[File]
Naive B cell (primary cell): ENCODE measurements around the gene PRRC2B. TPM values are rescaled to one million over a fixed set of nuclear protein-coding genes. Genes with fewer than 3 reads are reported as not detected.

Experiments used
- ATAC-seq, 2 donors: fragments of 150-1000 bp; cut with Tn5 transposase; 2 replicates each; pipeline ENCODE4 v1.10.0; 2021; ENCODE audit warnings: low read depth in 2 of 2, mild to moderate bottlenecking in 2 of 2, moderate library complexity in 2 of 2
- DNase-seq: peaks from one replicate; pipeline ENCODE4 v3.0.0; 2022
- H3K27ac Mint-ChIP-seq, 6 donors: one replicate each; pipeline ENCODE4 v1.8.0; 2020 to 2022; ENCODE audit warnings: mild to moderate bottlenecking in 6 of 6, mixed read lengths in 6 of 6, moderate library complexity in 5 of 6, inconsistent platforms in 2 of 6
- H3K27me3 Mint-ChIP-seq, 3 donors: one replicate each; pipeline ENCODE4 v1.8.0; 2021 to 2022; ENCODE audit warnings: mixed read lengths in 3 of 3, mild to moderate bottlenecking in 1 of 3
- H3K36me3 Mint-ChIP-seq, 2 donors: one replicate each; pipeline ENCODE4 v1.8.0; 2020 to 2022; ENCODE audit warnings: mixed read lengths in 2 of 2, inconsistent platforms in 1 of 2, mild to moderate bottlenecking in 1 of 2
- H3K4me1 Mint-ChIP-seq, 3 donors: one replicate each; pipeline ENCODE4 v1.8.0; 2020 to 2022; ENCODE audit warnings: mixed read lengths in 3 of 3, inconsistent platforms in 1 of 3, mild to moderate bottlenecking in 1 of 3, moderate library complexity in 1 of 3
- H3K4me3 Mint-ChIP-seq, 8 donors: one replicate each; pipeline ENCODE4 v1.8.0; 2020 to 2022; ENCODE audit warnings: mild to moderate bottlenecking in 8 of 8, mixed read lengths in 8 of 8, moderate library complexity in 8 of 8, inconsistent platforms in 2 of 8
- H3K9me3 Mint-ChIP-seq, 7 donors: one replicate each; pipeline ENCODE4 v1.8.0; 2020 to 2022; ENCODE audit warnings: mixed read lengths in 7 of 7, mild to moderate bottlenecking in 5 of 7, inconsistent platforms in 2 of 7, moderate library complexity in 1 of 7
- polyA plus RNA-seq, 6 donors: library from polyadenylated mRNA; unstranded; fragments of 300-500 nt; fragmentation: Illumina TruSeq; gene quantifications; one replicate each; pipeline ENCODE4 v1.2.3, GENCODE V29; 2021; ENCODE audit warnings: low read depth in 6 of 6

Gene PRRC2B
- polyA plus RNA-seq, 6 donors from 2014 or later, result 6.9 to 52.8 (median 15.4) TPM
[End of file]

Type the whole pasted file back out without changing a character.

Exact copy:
Naive B cell (primary cell): ENCODE measurements around the gene PRRC2B. TPM values are rescaled to one million over a fixed set of nuclear protein-coding genes. Genes with fewer than 3 reads are reported as not detected.

Experiments used
- ATAC-seq, 2 donors: fragments of 150-1000 bp; cut with Tn5 transposase; 2 replicates each; pipeline ENCODE4 v1.10.0; 2021; ENCODE audit warnings: low read depth in 2 of 2, mild to moderate bottlenecking in 2 of 2, moderate library complexity in 2 of 2
- DNase-seq: peaks from one replicate; pipeline ENCODE4 v3.0.0; 2022
- H3K27ac Mint-ChIP-seq, 6 donors: one replicate each; pipeline ENCODE4 v1.8.0; 2020 to 2022; ENCODE audit warnings: mild to moderate bottlenecking in 6 of 6, mixed read lengths in 6 of 6, moderate library complexity in 5 of 6, inconsistent platforms in 2 of 6
- H3K27me3 Mint-ChIP-seq, 3 donors: one replicate each; pipeline ENCODE4 v1.8.0; 2021 to 2022; ENCODE audit warnings: mixed read lengths in 3 of 3, mild to moderate bottlenecking in 1 of 3
- H3K36me3 Mint-ChIP-seq, 2 donors: one replicate each; pipeline ENCODE4 v1.8.0; 2020 to 2022; ENCODE audit warnings: mixed read lengths in 2 of 2, inconsistent platforms in 1 of 2, mild to moderate bottlenecking in 1 of 2
- H3K4me1 Mint-ChIP-seq, 3 donors: one replicate each; pipeline ENCODE4 v1.8.0; 2020 to 2022; ENCODE audit warnings: mixed read lengths in 3 of 3, inconsistent platforms in 1 of 3, mild to moderate bottlenecking in 1 of 3, moderate library complexity in 1 of 3
- H3K4me3 Mint-ChIP-seq, 8 donors: one replicate each; pipeline ENCODE4 v1.8.0; 2020 to 2022; ENCODE audit warnings: mild to moderate bottlenecking in 8 of 8, mixed read lengths in 8 of 8, moderate library complexity in 8 of 8, inconsistent platforms in 2 of 8
- H3K9me3 Mint-ChIP-seq, 7 donors: one replicate each; pipeline ENCODE4 v1.8.0; 2020 to 2022; ENCODE audit warnings: mixed read lengths in 7 of 7, mild to moderate bottlenecking in 5 of 7, inconsistent platforms in 2 of 7, moderate library complexity in 1 of 7
- polyA plus RNA-seq, 6 donors: library from polyadenylated mRNA; unstranded; fragments of 300-500 nt; fragmentation: Illumina TruSeq; gene quantifications; one replicate each; pipeline ENCODE4 v1.2.3, GENCODE V29; 2021; ENCODE audit warnings: low read depth in 6 of 6

Gene PRRC2B
- polyA plus RNA-seq, 6 donors from 2014 or later, result 6.9 to 52.8 (median 15.4) TPM